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8 Then from the end of that semester I moved into [a] new hall to a single room. The state of the carpet, and the way the building looks, it's not that great, but you try to make the best out of it. You do meet a lot of people in the dorms, which is a surplus, because if you want to be roommates maybe in the near future living off campus, that's how it can work. G: You got introduced to ENLACE and then LASA. Tell me a little more about ENLACE You mentioned some of the things that it did. Can you talk a little bit more about the schools that you went to and who you've been working with? You mus t have a relationship with Donna Parrino ; talk a little bit about that and the importance of ENLACE. P: ENLACE is Engaged in Latino Communities for Education. I became involved with ENLACE through Norma I also met Donna Parrino I would go to Marshal l Middle School, or Tomlin Middle School Plant City High School, Leto High School They would take me to a crowd of ESOL students, and I would talk to them about how important it is going to college. I told them my story on how, when I told my family I wanted to go to college, they opposed, because I was leaving home. I wasn't staying at home to help out the family. It was a hard decision that I had to make, but they saw that their families would be in the same situations. My perspective on viewing th is, was if they could see that I was capable of making it to college, that they could do it, too. I always like to finish with a story. I would tell them, I'm handing down the pen to you. Now it's your time to write your story. You're the ones that are going to write the end of the chapter in your book. You either take the easy way, which you don't want to go to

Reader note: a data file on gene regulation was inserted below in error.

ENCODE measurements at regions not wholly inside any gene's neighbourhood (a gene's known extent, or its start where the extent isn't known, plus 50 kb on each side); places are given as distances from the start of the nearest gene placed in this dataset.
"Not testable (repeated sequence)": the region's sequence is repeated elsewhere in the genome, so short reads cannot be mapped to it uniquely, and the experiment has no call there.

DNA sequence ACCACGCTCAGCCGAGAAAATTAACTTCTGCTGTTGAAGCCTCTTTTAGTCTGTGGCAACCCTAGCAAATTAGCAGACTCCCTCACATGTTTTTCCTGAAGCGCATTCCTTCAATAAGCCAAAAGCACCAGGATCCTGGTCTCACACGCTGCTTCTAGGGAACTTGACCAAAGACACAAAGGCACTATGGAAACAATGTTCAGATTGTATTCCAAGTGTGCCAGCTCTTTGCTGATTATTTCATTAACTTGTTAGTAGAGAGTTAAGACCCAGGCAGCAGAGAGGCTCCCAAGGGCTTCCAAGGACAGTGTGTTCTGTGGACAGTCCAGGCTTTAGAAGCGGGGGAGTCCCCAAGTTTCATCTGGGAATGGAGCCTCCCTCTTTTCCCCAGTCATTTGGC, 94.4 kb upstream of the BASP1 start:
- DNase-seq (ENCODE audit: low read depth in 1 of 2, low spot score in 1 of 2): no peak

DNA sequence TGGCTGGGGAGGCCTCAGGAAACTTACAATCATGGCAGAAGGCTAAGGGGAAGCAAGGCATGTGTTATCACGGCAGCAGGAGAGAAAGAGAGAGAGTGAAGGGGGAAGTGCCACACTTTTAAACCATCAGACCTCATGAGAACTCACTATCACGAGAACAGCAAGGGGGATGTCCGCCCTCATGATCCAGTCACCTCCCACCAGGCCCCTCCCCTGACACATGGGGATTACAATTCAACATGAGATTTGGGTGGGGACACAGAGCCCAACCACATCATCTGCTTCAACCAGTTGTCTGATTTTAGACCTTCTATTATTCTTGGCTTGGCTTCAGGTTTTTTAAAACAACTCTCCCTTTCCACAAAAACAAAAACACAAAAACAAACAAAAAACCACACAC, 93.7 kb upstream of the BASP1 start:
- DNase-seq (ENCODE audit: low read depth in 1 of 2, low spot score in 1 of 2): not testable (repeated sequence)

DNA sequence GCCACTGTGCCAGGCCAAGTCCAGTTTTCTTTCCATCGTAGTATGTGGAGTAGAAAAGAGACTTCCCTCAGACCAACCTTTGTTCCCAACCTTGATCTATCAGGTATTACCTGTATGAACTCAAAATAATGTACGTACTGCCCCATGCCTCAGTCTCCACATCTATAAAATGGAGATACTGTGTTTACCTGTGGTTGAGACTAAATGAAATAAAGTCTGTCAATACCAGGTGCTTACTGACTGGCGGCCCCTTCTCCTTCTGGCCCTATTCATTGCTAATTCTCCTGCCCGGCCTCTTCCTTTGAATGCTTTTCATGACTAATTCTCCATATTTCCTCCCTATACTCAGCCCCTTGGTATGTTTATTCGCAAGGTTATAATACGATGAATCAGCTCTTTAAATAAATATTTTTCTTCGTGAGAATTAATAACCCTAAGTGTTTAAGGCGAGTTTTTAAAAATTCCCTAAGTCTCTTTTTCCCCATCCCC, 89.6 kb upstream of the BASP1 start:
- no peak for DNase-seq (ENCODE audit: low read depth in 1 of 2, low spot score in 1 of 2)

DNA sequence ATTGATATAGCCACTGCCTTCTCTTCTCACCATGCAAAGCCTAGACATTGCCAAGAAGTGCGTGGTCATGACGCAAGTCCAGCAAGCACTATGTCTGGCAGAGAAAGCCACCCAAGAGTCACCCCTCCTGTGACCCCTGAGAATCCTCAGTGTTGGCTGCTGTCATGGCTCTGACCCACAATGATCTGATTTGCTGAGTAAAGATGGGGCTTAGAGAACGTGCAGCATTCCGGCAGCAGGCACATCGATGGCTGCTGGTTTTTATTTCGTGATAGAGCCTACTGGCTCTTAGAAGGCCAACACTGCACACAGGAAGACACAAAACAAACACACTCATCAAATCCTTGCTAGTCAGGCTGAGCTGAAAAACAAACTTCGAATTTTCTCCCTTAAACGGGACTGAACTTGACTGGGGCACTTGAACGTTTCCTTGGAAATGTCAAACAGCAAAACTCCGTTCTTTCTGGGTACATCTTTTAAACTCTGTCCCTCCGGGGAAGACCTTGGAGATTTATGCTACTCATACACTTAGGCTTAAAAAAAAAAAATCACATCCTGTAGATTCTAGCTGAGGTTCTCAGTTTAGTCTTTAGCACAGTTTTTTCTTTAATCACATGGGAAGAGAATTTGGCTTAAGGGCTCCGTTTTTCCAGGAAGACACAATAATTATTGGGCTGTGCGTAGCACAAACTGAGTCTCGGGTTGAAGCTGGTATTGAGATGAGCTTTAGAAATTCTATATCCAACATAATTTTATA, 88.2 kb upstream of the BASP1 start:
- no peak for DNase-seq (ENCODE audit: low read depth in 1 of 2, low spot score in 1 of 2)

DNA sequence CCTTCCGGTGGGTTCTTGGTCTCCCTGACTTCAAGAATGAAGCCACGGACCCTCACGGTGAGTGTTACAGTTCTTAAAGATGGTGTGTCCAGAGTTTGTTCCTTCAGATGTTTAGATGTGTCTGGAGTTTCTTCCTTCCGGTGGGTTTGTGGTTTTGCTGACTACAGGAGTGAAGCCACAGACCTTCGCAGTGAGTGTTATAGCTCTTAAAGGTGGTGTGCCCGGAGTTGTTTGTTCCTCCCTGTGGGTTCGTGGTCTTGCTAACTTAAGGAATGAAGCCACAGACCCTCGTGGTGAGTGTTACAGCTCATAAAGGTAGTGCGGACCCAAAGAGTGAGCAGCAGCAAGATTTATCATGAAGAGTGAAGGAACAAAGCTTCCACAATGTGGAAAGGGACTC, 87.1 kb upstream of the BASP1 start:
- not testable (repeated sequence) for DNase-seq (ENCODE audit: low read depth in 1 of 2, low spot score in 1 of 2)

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9 college. You end up working at McDonald's, getting minimum wage, or you can go to college, get a degree, and help your family out in the long run. G: What did your family do? When they didn't want you to go to college, what did they imagine for your future? P: My grandfather imagined for me maybe getting a job and working and going to Miami Dade Community College part time. Basically helping out my grandmother economically, obviously because she's of age. Life hasn't been easy for us since we came to the United States. That was his mentality. I just got very angry at him, and he told me, well, if you go to college, you're no longer going t o be my son, or my grandchild. I told him, well, if you prefer me working the rest of my life, saying can I take your order at McDonald's, then we have a very wrong misconception that I'm not going to do that. If I have to leave, and you won't accept me as your grandson or your child, then that's what it's going to have to be. G: Had there been anyone in your family who had gone to college? P: I am the first generation to go to college. Unfortunately, we lived in Columbia, and I was the only child from t he marriage. My parents passed away and then my grandparents took over. My uncle didn't go to college. He just went to high school. In Columbia, we had everything. My grandfather was very well in politics, and he made some money. We didn't really hav e to worry about college that much. G: Had your family left for political reasons? When did they come to the United States? P: We came to the United States after I started asking for grandma, and I would call her Mom. They said that I wanted to be with h er. I was two and a half years old. So he